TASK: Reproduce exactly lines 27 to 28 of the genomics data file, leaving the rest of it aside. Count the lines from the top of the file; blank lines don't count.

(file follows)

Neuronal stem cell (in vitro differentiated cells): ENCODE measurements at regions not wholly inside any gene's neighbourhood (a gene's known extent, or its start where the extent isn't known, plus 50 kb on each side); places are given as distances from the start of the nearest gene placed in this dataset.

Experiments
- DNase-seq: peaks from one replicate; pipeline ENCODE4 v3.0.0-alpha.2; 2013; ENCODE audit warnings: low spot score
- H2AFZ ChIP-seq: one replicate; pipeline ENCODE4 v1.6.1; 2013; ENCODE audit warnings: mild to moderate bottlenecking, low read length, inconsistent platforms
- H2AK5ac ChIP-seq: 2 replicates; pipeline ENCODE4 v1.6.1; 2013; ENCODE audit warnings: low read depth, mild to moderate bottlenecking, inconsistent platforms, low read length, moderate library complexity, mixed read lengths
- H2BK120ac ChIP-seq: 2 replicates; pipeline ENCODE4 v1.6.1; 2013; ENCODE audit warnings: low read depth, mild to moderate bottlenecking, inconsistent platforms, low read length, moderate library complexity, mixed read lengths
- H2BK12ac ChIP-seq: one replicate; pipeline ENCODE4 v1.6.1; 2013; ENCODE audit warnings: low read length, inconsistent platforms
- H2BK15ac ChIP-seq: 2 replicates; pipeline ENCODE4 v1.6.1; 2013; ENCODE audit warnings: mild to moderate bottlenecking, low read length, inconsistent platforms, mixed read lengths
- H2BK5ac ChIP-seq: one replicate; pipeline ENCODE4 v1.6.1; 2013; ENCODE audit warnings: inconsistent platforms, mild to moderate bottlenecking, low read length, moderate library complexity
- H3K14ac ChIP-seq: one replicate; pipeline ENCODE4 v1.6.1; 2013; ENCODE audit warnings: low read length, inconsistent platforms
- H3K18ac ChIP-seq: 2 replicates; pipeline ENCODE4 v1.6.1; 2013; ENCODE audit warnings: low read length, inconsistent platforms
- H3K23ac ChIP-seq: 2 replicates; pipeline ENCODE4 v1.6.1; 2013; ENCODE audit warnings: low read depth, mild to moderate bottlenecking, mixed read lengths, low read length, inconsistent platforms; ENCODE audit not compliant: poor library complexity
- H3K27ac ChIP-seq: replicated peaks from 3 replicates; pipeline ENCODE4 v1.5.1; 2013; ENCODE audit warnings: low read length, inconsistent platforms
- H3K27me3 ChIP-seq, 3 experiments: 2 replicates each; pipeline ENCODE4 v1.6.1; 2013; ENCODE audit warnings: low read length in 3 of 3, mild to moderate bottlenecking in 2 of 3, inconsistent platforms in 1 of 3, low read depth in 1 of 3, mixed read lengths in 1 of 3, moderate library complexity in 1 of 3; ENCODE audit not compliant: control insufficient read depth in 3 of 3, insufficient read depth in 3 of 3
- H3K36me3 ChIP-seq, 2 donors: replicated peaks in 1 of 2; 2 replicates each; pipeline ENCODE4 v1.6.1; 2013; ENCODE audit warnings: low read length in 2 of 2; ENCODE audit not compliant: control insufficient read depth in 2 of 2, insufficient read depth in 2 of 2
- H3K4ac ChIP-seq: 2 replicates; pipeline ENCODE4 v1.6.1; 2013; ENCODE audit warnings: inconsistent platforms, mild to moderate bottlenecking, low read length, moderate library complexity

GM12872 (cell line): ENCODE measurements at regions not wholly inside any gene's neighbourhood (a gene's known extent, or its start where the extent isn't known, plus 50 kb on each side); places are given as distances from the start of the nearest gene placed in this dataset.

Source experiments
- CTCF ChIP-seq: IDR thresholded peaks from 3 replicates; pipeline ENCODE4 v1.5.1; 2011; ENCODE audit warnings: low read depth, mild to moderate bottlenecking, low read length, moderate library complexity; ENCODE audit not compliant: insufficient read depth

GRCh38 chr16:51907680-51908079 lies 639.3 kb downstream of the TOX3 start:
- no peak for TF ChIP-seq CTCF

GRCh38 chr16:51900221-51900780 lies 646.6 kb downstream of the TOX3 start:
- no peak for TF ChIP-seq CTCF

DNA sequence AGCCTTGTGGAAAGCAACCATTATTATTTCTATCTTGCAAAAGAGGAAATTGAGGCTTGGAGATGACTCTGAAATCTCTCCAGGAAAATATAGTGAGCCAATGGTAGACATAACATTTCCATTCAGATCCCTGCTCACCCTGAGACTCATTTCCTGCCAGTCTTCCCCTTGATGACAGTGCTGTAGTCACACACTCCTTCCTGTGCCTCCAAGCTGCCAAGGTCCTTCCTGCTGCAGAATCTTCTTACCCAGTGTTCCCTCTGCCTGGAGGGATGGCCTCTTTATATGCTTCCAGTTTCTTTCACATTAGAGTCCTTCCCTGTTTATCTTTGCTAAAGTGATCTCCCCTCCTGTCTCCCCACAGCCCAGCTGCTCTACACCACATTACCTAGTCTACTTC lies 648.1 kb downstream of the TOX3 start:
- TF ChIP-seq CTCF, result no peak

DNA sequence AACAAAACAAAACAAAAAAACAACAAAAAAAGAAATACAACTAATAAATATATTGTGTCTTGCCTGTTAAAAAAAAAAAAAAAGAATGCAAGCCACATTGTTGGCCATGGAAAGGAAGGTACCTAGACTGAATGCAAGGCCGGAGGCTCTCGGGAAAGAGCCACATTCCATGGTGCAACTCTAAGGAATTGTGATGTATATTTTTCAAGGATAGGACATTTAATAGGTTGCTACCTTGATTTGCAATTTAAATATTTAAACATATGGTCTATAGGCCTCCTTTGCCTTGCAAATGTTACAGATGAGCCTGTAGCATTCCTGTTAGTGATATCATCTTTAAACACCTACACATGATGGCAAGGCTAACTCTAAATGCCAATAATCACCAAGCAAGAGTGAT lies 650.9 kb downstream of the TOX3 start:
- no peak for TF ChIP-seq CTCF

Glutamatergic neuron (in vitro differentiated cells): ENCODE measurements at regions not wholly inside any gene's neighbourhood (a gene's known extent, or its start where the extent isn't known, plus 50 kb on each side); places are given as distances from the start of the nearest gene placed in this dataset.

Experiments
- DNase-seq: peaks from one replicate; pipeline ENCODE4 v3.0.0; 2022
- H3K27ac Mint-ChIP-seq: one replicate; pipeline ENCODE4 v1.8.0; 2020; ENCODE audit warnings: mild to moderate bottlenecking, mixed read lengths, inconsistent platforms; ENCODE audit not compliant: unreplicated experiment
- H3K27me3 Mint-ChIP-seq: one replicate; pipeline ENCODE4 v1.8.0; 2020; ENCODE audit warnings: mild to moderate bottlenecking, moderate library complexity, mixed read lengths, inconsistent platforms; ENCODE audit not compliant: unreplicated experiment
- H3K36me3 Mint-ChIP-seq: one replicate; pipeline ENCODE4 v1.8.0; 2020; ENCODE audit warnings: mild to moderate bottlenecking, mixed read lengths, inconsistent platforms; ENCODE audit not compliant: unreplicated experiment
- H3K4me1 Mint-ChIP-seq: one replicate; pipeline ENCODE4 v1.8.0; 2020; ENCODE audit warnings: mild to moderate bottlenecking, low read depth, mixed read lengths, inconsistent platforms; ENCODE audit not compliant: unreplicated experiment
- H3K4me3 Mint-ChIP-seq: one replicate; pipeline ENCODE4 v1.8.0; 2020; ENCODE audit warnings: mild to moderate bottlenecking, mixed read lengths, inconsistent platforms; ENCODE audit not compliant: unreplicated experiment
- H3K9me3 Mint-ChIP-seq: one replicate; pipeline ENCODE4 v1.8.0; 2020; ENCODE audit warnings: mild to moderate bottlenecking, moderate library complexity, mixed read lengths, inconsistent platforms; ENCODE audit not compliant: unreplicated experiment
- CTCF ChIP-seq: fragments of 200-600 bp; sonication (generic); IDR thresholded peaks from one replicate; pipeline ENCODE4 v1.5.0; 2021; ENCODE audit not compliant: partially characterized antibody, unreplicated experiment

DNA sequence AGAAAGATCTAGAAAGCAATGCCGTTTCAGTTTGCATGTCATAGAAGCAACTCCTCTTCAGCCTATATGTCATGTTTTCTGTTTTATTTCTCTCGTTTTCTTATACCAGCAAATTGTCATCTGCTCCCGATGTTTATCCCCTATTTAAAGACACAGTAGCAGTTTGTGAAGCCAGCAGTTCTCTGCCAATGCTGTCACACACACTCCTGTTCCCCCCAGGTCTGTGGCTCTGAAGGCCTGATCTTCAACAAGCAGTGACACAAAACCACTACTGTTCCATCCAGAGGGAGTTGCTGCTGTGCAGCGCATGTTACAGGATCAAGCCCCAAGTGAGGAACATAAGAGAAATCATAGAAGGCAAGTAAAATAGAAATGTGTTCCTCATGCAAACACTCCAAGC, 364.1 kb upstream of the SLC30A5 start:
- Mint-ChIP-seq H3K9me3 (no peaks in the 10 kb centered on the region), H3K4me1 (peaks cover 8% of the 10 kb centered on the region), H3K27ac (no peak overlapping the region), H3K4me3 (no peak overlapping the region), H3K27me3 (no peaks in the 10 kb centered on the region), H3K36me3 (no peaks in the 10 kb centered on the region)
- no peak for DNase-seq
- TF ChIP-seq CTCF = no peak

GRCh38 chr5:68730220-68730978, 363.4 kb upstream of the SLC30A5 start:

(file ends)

- no peak for TF ChIP-seq CTCF

Glutamatergic neuron (in vitro differentiated cells): ENCODE measurements at regions not wholly inside any gene's neighbourhood (a gene's known extent, or its start where the extent isn't known, plus 50 kb on each side); places are given as distances from the start of the nearest gene placed in this dataset.